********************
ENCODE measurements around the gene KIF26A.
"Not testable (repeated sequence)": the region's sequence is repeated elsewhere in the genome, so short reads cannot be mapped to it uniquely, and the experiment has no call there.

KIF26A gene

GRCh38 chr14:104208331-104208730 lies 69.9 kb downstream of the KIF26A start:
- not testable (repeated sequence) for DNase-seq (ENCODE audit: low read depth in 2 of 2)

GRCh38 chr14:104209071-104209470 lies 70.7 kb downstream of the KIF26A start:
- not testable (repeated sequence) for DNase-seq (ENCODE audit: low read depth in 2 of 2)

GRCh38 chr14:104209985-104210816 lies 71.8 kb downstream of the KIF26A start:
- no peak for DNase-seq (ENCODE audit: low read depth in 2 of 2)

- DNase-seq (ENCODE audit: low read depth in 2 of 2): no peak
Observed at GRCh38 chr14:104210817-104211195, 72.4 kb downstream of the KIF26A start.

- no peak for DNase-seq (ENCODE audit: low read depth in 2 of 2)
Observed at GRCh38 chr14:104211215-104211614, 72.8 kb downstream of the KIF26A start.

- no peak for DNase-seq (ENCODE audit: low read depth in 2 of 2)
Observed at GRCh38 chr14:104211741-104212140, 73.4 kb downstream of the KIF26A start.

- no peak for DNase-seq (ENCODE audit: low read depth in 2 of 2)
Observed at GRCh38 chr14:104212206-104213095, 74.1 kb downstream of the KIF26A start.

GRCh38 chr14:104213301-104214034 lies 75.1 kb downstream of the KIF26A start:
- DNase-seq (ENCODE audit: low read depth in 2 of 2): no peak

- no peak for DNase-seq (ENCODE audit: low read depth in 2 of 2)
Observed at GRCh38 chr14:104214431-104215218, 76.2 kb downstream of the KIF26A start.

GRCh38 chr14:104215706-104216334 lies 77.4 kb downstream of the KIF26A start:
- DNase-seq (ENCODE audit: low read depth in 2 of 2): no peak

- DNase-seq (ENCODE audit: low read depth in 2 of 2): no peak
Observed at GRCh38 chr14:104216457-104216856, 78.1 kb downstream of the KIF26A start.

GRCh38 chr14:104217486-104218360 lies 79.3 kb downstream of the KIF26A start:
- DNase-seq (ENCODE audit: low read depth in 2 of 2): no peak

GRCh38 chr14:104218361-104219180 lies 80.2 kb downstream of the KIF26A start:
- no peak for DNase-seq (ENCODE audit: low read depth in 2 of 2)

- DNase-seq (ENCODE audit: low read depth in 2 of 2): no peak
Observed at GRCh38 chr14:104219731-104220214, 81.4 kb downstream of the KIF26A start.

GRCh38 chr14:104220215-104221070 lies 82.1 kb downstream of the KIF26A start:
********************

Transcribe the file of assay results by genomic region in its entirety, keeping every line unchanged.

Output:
ENCODE measurements around the gene KIF26A.
"Not testable (repeated sequence)": the region's sequence is repeated elsewhere in the genome, so short reads cannot be mapped to it uniquely, and the experiment has no call there.

KIF26A gene

GRCh38 chr14:104208331-104208730 lies 69.9 kb downstream of the KIF26A start:
- not testable (repeated sequence) for DNase-seq (ENCODE audit: low read depth in 2 of 2)

GRCh38 chr14:104209071-104209470 lies 70.7 kb downstream of the KIF26A start:
- not testable (repeated sequence) for DNase-seq (ENCODE audit: low read depth in 2 of 2)

GRCh38 chr14:104209985-104210816 lies 71.8 kb downstream of the KIF26A start:
- no peak for DNase-seq (ENCODE audit: low read depth in 2 of 2)

- DNase-seq (ENCODE audit: low read depth in 2 of 2): no peak
Observed at GRCh38 chr14:104210817-104211195, 72.4 kb downstream of the KIF26A start.

- no peak for DNase-seq (ENCODE audit: low read depth in 2 of 2)
Observed at GRCh38 chr14:104211215-104211614, 72.8 kb downstream of the KIF26A start.

- no peak for DNase-seq (ENCODE audit: low read depth in 2 of 2)
Observed at GRCh38 chr14:104211741-104212140, 73.4 kb downstream of the KIF26A start.

- no peak for DNase-seq (ENCODE audit: low read depth in 2 of 2)
Observed at GRCh38 chr14:104212206-104213095, 74.1 kb downstream of the KIF26A start.

GRCh38 chr14:104213301-104214034 lies 75.1 kb downstream of the KIF26A start:
- DNase-seq (ENCODE audit: low read depth in 2 of 2): no peak

- no peak for DNase-seq (ENCODE audit: low read depth in 2 of 2)
Observed at GRCh38 chr14:104214431-104215218, 76.2 kb downstream of the KIF26A start.

GRCh38 chr14:104215706-104216334 lies 77.4 kb downstream of the KIF26A start:
- DNase-seq (ENCODE audit: low read depth in 2 of 2): no peak

- DNase-seq (ENCODE audit: low read depth in 2 of 2): no peak
Observed at GRCh38 chr14:104216457-104216856, 78.1 kb downstream of the KIF26A start.

GRCh38 chr14:104217486-104218360 lies 79.3 kb downstream of the KIF26A start:
- DNase-seq (ENCODE audit: low read depth in 2 of 2): no peak

GRCh38 chr14:104218361-104219180 lies 80.2 kb downstream of the KIF26A start:
- no peak for DNase-seq (ENCODE audit: low read depth in 2 of 2)

- DNase-seq (ENCODE audit: low read depth in 2 of 2): no peak
Observed at GRCh38 chr14:104219731-104220214, 81.4 kb downstream of the KIF26A start.

GRCh38 chr14:104220215-104221070 lies 82.1 kb downstream of the KIF26A start: